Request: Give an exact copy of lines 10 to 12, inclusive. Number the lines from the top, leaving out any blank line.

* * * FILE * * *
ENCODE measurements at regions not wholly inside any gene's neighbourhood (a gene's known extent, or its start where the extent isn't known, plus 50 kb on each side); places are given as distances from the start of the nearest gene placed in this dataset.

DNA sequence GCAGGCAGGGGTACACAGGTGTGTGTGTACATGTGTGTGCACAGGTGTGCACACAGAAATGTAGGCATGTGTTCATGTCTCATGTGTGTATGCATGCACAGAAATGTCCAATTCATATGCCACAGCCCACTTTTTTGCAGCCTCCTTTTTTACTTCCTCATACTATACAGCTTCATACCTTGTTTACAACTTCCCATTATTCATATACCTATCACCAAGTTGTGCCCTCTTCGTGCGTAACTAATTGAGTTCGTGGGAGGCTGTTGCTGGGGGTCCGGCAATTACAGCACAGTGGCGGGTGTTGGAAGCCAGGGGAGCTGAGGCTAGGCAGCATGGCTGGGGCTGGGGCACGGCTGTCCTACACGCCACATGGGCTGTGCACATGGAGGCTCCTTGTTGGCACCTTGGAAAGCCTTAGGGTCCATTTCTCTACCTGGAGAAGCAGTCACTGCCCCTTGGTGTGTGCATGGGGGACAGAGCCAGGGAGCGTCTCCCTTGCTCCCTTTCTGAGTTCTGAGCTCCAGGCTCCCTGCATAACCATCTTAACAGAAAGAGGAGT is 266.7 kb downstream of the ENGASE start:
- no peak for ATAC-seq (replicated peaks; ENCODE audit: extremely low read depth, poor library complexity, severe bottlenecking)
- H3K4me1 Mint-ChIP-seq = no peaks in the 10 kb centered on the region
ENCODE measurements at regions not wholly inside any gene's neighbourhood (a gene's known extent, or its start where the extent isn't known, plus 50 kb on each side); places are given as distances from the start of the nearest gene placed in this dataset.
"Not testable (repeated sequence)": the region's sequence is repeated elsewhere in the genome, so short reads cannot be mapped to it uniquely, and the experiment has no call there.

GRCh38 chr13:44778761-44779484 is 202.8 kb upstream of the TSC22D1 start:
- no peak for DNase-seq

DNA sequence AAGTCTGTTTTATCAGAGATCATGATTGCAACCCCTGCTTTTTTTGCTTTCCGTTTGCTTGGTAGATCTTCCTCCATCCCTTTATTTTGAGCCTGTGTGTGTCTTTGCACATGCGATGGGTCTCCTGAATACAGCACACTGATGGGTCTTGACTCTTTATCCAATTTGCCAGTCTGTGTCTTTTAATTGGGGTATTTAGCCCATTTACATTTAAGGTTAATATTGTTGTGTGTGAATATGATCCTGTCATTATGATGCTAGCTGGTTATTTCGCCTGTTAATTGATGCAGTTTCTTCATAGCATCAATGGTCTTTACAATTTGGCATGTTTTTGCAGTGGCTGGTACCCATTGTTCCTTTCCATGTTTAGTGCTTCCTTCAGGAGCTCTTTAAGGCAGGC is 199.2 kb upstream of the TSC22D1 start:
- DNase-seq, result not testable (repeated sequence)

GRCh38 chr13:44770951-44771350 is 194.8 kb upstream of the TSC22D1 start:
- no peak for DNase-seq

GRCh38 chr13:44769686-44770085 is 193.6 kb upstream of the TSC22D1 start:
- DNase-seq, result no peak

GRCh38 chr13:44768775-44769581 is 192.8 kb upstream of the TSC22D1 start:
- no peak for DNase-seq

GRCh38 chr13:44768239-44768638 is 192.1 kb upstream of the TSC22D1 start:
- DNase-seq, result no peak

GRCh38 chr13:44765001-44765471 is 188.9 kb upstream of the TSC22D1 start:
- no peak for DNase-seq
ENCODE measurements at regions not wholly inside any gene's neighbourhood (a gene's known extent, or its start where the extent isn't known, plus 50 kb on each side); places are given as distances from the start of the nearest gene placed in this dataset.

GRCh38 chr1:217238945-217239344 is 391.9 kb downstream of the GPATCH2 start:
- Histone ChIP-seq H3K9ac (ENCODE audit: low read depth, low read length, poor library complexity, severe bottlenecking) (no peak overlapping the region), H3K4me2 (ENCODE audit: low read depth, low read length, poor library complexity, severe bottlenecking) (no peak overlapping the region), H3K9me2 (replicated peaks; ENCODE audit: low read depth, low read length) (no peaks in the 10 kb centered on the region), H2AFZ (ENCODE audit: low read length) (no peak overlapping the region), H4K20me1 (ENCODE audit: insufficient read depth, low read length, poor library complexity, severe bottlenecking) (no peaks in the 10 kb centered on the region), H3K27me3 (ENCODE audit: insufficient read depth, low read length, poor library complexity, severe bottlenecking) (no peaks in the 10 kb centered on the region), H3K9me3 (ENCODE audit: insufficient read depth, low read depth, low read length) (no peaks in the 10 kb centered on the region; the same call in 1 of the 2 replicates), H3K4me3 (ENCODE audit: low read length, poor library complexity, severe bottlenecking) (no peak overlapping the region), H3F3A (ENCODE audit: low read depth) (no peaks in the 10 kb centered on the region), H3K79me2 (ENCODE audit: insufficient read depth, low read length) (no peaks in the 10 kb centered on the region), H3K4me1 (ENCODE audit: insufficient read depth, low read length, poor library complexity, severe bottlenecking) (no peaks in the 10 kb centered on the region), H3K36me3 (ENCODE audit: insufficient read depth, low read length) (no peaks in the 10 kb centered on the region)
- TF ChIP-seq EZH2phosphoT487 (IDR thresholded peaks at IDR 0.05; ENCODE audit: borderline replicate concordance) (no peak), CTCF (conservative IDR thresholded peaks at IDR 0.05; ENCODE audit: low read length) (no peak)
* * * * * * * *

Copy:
- DNase-seq, result not testable (repeated sequence)

GRCh38 chr13:44770951-44771350 is 194.8 kb upstream of the TSC22D1 start:
- no peak for DNase-seq